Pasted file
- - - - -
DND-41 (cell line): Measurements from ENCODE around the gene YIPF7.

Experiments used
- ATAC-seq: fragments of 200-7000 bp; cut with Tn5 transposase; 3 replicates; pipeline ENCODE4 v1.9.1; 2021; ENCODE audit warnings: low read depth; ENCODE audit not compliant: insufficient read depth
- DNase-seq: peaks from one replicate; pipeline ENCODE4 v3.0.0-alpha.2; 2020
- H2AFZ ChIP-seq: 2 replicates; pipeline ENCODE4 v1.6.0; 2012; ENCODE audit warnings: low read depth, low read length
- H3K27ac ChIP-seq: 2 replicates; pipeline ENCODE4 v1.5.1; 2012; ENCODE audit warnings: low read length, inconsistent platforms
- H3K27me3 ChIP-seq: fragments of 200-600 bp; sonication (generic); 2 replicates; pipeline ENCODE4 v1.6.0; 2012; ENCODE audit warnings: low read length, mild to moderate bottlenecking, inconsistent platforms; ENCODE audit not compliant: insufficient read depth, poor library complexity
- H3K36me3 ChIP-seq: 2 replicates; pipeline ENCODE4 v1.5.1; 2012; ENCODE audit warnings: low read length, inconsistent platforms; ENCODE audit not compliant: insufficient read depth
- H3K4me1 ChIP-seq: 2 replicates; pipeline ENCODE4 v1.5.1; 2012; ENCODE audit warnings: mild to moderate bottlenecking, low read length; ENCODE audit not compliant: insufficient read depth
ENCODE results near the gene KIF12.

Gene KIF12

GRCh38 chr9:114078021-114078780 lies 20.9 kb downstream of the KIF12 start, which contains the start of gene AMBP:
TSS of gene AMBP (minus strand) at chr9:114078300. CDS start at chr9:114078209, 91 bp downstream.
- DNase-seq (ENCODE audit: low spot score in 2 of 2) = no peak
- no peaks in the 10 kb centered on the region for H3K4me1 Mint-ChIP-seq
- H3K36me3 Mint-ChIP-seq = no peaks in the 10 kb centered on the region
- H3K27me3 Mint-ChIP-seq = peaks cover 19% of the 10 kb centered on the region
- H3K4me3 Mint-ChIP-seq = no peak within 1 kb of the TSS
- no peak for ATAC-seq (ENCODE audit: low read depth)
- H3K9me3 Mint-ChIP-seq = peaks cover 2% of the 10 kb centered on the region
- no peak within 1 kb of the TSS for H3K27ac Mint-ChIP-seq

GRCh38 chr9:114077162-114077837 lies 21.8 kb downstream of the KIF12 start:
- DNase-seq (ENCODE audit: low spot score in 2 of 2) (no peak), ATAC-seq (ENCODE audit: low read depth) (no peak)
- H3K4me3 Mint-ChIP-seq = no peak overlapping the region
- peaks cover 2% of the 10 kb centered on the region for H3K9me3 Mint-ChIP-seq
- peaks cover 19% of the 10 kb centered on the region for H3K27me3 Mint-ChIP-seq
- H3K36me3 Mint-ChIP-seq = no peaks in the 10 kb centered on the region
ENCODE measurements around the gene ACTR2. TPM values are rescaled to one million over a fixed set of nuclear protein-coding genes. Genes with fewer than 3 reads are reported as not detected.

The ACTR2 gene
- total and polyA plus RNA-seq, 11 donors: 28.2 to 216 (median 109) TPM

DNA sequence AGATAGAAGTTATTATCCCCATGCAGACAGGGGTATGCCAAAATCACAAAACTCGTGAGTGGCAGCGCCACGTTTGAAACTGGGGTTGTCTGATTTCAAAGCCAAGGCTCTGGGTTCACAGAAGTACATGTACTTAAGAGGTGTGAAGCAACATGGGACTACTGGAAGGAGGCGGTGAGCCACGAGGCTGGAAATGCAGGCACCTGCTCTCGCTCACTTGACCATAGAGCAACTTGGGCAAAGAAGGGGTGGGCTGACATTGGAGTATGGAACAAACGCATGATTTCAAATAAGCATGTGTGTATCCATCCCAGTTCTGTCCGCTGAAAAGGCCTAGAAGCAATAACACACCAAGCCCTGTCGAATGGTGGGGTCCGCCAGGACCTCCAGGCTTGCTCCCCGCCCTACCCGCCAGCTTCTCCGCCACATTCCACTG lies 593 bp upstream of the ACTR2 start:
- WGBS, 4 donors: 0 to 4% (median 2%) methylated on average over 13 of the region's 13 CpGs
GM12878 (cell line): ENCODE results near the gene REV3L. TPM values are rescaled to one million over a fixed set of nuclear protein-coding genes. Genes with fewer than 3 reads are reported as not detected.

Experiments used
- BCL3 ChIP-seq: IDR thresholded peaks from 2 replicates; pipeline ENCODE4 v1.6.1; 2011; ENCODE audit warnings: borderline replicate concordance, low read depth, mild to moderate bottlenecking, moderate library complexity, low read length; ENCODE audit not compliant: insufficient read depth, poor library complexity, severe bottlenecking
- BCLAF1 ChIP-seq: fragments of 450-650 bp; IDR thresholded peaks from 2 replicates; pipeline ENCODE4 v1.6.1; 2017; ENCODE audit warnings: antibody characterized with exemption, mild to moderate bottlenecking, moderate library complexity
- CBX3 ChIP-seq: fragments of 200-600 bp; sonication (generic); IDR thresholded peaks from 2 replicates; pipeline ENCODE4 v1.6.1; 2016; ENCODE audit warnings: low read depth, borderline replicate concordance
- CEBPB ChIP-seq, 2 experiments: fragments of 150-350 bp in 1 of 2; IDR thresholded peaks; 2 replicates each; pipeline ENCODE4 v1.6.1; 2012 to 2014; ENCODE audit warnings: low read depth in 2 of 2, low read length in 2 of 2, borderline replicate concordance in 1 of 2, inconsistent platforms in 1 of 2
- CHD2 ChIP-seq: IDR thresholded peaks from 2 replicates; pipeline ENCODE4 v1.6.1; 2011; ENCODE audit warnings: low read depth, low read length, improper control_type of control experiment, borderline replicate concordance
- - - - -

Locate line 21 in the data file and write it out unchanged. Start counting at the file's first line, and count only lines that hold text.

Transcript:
- no peak within 1 kb of the TSS for H3K27ac Mint-ChIP-seq